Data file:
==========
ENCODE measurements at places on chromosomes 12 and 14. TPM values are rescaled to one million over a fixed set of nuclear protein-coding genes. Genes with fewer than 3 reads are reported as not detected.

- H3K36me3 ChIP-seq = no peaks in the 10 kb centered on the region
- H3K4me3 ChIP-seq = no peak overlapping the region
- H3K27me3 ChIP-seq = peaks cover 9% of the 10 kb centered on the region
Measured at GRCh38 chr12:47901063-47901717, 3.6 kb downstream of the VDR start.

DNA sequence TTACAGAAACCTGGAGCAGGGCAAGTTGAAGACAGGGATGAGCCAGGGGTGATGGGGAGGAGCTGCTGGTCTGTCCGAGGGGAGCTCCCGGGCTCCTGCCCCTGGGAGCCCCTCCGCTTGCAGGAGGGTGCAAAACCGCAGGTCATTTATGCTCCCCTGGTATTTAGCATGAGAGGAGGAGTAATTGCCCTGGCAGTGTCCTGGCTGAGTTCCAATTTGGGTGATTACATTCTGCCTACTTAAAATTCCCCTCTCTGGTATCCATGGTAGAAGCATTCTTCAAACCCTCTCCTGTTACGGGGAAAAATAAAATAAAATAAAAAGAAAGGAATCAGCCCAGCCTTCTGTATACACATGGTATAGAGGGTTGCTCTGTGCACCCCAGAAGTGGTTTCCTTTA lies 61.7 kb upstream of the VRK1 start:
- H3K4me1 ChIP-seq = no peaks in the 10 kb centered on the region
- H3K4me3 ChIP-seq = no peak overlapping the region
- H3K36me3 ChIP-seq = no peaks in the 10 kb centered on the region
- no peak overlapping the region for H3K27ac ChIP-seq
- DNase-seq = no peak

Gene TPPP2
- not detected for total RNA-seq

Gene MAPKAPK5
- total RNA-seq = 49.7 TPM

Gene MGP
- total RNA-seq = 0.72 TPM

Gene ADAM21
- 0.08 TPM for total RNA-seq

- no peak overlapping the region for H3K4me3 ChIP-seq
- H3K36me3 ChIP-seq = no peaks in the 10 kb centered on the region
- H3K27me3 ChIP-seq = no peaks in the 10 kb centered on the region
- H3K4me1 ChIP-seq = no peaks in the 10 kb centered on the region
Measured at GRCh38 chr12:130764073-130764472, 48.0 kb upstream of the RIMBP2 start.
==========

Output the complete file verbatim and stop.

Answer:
ENCODE measurements at places on chromosomes 12 and 14. TPM values are rescaled to one million over a fixed set of nuclear protein-coding genes. Genes with fewer than 3 reads are reported as not detected.

- H3K36me3 ChIP-seq = no peaks in the 10 kb centered on the region
- H3K4me3 ChIP-seq = no peak overlapping the region
- H3K27me3 ChIP-seq = peaks cover 9% of the 10 kb centered on the region
Measured at GRCh38 chr12:47901063-47901717, 3.6 kb downstream of the VDR start.

DNA sequence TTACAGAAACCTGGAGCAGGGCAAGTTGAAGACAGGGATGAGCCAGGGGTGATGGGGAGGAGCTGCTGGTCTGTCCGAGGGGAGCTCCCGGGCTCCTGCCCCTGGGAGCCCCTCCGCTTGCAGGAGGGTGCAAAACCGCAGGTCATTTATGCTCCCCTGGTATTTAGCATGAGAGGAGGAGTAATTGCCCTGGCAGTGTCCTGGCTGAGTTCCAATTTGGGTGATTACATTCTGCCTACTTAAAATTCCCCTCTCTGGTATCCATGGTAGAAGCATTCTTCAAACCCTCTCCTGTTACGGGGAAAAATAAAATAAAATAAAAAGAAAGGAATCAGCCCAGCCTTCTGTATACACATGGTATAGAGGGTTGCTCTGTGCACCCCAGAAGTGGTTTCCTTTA lies 61.7 kb upstream of the VRK1 start:
- H3K4me1 ChIP-seq = no peaks in the 10 kb centered on the region
- H3K4me3 ChIP-seq = no peak overlapping the region
- H3K36me3 ChIP-seq = no peaks in the 10 kb centered on the region
- no peak overlapping the region for H3K27ac ChIP-seq
- DNase-seq = no peak

Gene TPPP2
- not detected for total RNA-seq

Gene MAPKAPK5
- total RNA-seq = 49.7 TPM

Gene MGP
- total RNA-seq = 0.72 TPM

Gene ADAM21
- 0.08 TPM for total RNA-seq

- no peak overlapping the region for H3K4me3 ChIP-seq
- H3K36me3 ChIP-seq = no peaks in the 10 kb centered on the region
- H3K27me3 ChIP-seq = no peaks in the 10 kb centered on the region
- H3K4me1 ChIP-seq = no peaks in the 10 kb centered on the region
Measured at GRCh38 chr12:130764073-130764472, 48.0 kb upstream of the RIMBP2 start.